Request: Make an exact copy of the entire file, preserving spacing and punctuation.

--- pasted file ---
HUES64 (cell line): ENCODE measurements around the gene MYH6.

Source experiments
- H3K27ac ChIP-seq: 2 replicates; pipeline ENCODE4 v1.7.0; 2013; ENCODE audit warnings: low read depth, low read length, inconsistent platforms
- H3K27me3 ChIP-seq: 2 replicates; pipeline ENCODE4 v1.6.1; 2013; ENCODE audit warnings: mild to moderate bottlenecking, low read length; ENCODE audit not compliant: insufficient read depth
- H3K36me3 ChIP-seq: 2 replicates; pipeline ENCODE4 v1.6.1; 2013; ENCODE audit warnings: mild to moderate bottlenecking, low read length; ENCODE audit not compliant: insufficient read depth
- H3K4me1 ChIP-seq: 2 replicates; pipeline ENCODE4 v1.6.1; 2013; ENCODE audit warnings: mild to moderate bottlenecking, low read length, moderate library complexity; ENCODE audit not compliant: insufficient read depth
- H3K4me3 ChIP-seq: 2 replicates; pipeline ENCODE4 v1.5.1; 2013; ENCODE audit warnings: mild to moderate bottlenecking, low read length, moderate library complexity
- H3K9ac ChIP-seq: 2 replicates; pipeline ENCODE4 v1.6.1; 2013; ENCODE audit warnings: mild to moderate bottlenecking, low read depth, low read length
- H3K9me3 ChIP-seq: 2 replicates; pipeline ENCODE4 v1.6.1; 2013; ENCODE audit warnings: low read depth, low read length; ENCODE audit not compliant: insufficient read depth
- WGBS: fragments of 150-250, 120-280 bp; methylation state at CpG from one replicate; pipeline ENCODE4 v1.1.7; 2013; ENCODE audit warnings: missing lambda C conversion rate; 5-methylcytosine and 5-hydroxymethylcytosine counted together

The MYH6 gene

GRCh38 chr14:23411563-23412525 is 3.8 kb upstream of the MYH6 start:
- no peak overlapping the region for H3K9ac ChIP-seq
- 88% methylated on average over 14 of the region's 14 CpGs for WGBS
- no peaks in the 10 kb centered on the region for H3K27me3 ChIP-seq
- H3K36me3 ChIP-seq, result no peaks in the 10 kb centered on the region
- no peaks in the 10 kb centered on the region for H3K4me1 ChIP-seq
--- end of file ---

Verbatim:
HUES64 (cell line): ENCODE measurements around the gene MYH6.

Source experiments
- H3K27ac ChIP-seq: 2 replicates; pipeline ENCODE4 v1.7.0; 2013; ENCODE audit warnings: low read depth, low read length, inconsistent platforms
- H3K27me3 ChIP-seq: 2 replicates; pipeline ENCODE4 v1.6.1; 2013; ENCODE audit warnings: mild to moderate bottlenecking, low read length; ENCODE audit not compliant: insufficient read depth
- H3K36me3 ChIP-seq: 2 replicates; pipeline ENCODE4 v1.6.1; 2013; ENCODE audit warnings: mild to moderate bottlenecking, low read length; ENCODE audit not compliant: insufficient read depth
- H3K4me1 ChIP-seq: 2 replicates; pipeline ENCODE4 v1.6.1; 2013; ENCODE audit warnings: mild to moderate bottlenecking, low read length, moderate library complexity; ENCODE audit not compliant: insufficient read depth
- H3K4me3 ChIP-seq: 2 replicates; pipeline ENCODE4 v1.5.1; 2013; ENCODE audit warnings: mild to moderate bottlenecking, low read length, moderate library complexity
- H3K9ac ChIP-seq: 2 replicates; pipeline ENCODE4 v1.6.1; 2013; ENCODE audit warnings: mild to moderate bottlenecking, low read depth, low read length
- H3K9me3 ChIP-seq: 2 replicates; pipeline ENCODE4 v1.6.1; 2013; ENCODE audit warnings: low read depth, low read length; ENCODE audit not compliant: insufficient read depth
- WGBS: fragments of 150-250, 120-280 bp; methylation state at CpG from one replicate; pipeline ENCODE4 v1.1.7; 2013; ENCODE audit warnings: missing lambda C conversion rate; 5-methylcytosine and 5-hydroxymethylcytosine counted together

The MYH6 gene

GRCh38 chr14:23411563-23412525 is 3.8 kb upstream of the MYH6 start:
- no peak overlapping the region for H3K9ac ChIP-seq
- 88% methylated on average over 14 of the region's 14 CpGs for WGBS
- no peaks in the 10 kb centered on the region for H3K27me3 ChIP-seq
- H3K36me3 ChIP-seq, result no peaks in the 10 kb centered on the region
- no peaks in the 10 kb centered on the region for H3K4me1 ChIP-seq